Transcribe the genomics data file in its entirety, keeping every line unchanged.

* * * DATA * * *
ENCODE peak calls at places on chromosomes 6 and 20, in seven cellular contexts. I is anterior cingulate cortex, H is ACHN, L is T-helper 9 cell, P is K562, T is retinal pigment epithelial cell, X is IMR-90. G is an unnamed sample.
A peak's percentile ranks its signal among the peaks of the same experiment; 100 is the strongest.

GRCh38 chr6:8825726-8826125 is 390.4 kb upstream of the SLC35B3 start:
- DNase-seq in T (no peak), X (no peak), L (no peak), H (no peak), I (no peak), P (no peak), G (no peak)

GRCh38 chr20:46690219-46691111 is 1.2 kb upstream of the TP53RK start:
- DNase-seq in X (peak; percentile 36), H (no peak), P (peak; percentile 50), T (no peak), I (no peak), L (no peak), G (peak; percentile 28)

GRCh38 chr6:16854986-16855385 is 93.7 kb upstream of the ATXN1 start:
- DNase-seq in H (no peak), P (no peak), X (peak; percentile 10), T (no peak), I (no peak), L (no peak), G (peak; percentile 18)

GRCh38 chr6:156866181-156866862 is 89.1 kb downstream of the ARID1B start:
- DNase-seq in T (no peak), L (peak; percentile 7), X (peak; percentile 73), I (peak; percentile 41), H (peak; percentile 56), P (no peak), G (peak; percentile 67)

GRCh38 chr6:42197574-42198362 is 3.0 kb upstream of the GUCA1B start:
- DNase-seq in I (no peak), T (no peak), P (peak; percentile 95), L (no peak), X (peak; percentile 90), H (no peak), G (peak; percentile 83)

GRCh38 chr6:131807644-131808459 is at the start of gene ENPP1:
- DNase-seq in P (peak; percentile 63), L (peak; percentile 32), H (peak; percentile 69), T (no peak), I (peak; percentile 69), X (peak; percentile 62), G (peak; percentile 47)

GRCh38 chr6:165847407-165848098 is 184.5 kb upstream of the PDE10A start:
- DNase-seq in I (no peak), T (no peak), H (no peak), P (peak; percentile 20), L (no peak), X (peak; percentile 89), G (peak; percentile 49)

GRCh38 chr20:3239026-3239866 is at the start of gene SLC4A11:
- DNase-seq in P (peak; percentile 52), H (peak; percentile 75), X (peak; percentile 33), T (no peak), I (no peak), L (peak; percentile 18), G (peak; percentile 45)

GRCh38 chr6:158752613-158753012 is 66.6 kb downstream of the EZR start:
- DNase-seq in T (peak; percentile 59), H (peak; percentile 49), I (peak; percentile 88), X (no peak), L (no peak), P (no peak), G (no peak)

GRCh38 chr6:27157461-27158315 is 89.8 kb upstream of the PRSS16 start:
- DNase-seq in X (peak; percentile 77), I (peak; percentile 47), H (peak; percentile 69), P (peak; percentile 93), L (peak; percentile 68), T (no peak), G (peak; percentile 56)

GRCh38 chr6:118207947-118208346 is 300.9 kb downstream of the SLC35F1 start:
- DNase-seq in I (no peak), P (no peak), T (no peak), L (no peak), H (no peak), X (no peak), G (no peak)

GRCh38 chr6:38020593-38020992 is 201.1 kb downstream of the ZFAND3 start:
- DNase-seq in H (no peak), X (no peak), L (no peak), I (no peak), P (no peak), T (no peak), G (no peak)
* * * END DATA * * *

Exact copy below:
ENCODE peak calls at places on chromosomes 6 and 20, in seven cellular contexts. I is anterior cingulate cortex, H is ACHN, L is T-helper 9 cell, P is K562, T is retinal pigment epithelial cell, X is IMR-90. G is an unnamed sample.
A peak's percentile ranks its signal among the peaks of the same experiment; 100 is the strongest.

GRCh38 chr6:8825726-8826125 is 390.4 kb upstream of the SLC35B3 start:
- DNase-seq in T (no peak), X (no peak), L (no peak), H (no peak), I (no peak), P (no peak), G (no peak)

GRCh38 chr20:46690219-46691111 is 1.2 kb upstream of the TP53RK start:
- DNase-seq in X (peak; percentile 36), H (no peak), P (peak; percentile 50), T (no peak), I (no peak), L (no peak), G (peak; percentile 28)

GRCh38 chr6:16854986-16855385 is 93.7 kb upstream of the ATXN1 start:
- DNase-seq in H (no peak), P (no peak), X (peak; percentile 10), T (no peak), I (no peak), L (no peak), G (peak; percentile 18)

GRCh38 chr6:156866181-156866862 is 89.1 kb downstream of the ARID1B start:
- DNase-seq in T (no peak), L (peak; percentile 7), X (peak; percentile 73), I (peak; percentile 41), H (peak; percentile 56), P (no peak), G (peak; percentile 67)

GRCh38 chr6:42197574-42198362 is 3.0 kb upstream of the GUCA1B start:
- DNase-seq in I (no peak), T (no peak), P (peak; percentile 95), L (no peak), X (peak; percentile 90), H (no peak), G (peak; percentile 83)

GRCh38 chr6:131807644-131808459 is at the start of gene ENPP1:
- DNase-seq in P (peak; percentile 63), L (peak; percentile 32), H (peak; percentile 69), T (no peak), I (peak; percentile 69), X (peak; percentile 62), G (peak; percentile 47)

GRCh38 chr6:165847407-165848098 is 184.5 kb upstream of the PDE10A start:
- DNase-seq in I (no peak), T (no peak), H (no peak), P (peak; percentile 20), L (no peak), X (peak; percentile 89), G (peak; percentile 49)

GRCh38 chr20:3239026-3239866 is at the start of gene SLC4A11:
- DNase-seq in P (peak; percentile 52), H (peak; percentile 75), X (peak; percentile 33), T (no peak), I (no peak), L (peak; percentile 18), G (peak; percentile 45)

GRCh38 chr6:158752613-158753012 is 66.6 kb downstream of the EZR start:
- DNase-seq in T (peak; percentile 59), H (peak; percentile 49), I (peak; percentile 88), X (no peak), L (no peak), P (no peak), G (no peak)

GRCh38 chr6:27157461-27158315 is 89.8 kb upstream of the PRSS16 start:
- DNase-seq in X (peak; percentile 77), I (peak; percentile 47), H (peak; percentile 69), P (peak; percentile 93), L (peak; percentile 68), T (no peak), G (peak; percentile 56)

GRCh38 chr6:118207947-118208346 is 300.9 kb downstream of the SLC35F1 start:
- DNase-seq in I (no peak), P (no peak), T (no peak), L (no peak), H (no peak), X (no peak), G (no peak)

GRCh38 chr6:38020593-38020992 is 201.1 kb downstream of the ZFAND3 start:
- DNase-seq in H (no peak), X (no peak), L (no peak), I (no peak), P (no peak), T (no peak), G (no peak)